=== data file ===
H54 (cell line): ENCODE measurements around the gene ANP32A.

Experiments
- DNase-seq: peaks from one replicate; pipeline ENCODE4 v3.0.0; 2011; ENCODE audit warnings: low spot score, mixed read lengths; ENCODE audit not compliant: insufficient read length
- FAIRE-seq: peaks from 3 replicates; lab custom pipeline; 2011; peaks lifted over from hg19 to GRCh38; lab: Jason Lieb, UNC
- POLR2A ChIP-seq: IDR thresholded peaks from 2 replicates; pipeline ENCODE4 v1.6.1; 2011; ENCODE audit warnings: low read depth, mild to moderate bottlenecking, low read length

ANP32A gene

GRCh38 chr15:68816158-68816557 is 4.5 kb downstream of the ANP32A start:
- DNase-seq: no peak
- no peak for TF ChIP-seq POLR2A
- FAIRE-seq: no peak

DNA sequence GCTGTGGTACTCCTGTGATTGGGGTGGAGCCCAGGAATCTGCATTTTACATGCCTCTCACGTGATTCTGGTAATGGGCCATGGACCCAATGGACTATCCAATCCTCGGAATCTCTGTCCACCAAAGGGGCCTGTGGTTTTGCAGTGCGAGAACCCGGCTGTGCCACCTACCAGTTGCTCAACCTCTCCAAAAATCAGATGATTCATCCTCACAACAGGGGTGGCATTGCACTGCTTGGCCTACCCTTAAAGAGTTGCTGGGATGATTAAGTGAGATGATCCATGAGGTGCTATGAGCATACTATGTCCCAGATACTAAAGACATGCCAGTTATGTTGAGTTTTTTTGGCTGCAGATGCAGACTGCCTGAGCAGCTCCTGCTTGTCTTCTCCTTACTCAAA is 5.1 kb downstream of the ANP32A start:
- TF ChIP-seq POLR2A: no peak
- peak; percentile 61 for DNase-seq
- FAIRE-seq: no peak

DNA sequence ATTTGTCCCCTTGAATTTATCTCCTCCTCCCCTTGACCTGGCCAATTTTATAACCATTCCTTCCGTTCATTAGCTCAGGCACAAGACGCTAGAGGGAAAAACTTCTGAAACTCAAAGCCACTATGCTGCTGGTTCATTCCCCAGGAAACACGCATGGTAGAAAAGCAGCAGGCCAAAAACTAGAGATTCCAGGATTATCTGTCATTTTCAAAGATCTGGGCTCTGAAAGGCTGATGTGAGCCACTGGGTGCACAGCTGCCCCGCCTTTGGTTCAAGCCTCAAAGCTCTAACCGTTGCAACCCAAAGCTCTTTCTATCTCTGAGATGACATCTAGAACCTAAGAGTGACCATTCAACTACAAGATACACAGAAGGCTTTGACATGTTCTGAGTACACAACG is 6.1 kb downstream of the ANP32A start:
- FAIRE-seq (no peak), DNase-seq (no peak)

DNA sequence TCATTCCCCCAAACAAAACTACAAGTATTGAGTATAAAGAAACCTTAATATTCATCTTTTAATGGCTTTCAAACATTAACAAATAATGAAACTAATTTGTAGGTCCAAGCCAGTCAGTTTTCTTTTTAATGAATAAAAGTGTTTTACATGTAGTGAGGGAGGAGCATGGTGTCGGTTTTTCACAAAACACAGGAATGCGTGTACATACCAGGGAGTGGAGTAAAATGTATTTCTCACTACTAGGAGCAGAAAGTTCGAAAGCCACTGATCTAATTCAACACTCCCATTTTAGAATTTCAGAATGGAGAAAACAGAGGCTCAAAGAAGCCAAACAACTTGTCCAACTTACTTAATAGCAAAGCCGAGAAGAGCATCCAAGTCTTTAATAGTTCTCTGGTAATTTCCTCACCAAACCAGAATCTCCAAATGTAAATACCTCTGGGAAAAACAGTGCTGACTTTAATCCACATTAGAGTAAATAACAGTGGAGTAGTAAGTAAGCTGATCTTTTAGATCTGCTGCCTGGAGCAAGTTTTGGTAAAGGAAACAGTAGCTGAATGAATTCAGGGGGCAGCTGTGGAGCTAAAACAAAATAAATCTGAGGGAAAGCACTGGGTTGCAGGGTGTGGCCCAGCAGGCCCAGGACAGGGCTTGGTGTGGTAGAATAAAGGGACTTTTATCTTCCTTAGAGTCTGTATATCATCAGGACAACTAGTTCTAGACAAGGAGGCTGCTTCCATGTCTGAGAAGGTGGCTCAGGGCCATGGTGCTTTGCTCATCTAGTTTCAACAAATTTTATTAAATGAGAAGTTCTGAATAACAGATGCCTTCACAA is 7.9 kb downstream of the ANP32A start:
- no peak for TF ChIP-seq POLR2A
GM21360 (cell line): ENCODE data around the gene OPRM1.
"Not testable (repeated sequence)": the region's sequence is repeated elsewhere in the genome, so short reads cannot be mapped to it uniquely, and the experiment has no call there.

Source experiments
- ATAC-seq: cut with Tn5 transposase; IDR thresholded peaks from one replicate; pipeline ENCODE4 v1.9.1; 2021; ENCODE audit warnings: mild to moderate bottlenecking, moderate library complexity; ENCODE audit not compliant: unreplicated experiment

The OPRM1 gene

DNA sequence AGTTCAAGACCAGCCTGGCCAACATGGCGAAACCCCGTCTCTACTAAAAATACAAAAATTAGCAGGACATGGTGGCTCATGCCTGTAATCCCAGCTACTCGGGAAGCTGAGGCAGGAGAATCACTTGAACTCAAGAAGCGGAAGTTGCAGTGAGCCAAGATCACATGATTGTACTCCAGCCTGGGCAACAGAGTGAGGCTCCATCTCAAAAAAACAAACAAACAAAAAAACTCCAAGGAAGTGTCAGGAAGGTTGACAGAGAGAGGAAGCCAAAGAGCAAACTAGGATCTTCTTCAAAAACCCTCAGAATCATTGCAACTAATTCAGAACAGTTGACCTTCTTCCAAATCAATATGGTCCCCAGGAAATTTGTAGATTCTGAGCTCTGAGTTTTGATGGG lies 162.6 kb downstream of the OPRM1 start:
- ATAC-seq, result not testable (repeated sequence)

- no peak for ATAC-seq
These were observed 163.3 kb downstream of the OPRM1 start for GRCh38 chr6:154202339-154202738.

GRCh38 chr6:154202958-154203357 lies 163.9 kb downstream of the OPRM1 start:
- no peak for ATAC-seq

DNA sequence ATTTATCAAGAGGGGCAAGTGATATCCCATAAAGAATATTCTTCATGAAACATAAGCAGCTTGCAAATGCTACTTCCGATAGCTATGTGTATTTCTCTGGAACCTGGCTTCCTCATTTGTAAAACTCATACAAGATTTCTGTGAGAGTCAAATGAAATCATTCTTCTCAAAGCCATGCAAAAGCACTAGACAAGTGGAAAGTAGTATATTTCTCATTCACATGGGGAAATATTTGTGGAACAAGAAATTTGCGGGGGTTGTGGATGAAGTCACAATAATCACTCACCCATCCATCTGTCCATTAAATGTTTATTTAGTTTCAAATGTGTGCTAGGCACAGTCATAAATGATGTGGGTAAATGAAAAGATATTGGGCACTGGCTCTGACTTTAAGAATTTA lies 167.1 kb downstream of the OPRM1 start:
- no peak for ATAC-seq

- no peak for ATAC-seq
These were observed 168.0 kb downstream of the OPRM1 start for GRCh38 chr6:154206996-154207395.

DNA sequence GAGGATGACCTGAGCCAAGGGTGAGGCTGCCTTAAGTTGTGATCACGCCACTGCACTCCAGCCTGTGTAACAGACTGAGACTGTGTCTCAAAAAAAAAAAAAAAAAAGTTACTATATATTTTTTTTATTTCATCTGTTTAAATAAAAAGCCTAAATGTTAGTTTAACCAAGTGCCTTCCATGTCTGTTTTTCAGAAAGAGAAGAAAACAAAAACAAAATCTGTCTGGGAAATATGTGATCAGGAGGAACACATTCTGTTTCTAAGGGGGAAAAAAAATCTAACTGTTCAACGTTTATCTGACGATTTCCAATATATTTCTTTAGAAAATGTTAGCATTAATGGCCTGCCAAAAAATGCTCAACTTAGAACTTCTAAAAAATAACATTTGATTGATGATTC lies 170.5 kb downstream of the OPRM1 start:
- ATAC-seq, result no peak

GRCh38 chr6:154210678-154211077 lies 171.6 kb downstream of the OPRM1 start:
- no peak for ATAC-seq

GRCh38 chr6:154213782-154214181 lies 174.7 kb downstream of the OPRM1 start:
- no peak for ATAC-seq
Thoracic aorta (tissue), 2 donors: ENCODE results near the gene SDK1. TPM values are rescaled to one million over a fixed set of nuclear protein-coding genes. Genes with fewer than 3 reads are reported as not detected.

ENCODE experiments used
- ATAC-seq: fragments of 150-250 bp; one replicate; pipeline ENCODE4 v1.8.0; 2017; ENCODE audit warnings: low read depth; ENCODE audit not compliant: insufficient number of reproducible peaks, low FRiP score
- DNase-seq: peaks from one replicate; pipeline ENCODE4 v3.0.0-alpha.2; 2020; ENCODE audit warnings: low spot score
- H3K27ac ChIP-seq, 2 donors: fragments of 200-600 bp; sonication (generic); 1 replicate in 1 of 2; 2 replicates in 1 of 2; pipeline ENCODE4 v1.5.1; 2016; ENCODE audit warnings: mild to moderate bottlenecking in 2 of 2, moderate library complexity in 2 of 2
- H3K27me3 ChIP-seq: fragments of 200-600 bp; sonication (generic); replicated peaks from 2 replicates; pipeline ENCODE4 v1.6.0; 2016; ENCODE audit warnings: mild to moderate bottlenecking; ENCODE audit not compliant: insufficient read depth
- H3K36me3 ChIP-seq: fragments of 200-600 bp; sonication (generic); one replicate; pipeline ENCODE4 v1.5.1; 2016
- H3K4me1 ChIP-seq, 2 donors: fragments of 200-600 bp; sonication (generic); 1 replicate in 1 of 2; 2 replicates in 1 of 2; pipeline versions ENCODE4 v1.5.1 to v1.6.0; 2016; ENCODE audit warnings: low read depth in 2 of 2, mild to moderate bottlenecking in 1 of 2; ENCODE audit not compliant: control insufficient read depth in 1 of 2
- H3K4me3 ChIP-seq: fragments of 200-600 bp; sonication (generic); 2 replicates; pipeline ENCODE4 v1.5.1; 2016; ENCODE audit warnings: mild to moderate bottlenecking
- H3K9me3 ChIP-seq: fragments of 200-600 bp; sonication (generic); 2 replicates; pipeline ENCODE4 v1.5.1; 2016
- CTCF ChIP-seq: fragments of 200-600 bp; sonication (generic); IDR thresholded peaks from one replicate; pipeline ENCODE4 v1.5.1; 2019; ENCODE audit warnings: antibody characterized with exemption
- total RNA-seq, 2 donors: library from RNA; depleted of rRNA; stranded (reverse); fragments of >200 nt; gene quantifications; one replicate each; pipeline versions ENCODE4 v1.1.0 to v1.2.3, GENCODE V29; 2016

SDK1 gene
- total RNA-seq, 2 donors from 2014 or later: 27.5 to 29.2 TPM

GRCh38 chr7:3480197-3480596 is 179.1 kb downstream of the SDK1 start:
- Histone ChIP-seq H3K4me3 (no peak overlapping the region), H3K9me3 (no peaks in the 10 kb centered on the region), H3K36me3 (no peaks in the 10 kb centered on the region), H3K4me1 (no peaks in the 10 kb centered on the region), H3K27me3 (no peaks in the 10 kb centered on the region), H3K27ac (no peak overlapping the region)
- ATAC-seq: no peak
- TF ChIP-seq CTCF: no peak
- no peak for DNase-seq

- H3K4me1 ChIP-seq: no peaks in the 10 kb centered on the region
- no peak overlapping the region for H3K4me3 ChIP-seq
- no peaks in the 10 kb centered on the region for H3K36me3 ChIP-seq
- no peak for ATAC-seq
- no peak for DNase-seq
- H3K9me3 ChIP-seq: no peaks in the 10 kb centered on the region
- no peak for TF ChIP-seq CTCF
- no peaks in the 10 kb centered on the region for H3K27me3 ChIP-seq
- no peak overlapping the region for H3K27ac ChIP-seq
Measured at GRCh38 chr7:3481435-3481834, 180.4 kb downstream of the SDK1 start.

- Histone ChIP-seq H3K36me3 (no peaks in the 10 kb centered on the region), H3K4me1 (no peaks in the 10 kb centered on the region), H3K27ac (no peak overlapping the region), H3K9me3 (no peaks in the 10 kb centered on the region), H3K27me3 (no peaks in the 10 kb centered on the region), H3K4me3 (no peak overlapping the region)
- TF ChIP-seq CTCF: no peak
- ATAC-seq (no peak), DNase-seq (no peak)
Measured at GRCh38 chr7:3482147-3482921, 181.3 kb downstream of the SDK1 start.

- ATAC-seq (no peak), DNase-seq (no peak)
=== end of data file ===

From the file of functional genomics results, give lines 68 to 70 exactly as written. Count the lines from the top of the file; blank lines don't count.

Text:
Measured at GRCh38 chr7:3481435-3481834, 180.4 kb downstream of the SDK1 start.

- Histone ChIP-seq H3K36me3 (no peaks in the 10 kb centered on the region), H3K4me1 (no peaks in the 10 kb centered on the region), H3K27ac (no peak overlapping the region), H3K9me3 (no peaks in the 10 kb centered on the region), H3K27me3 (no peaks in the 10 kb centered on the region), H3K4me3 (no peak overlapping the region)
- TF ChIP-seq CTCF: no peak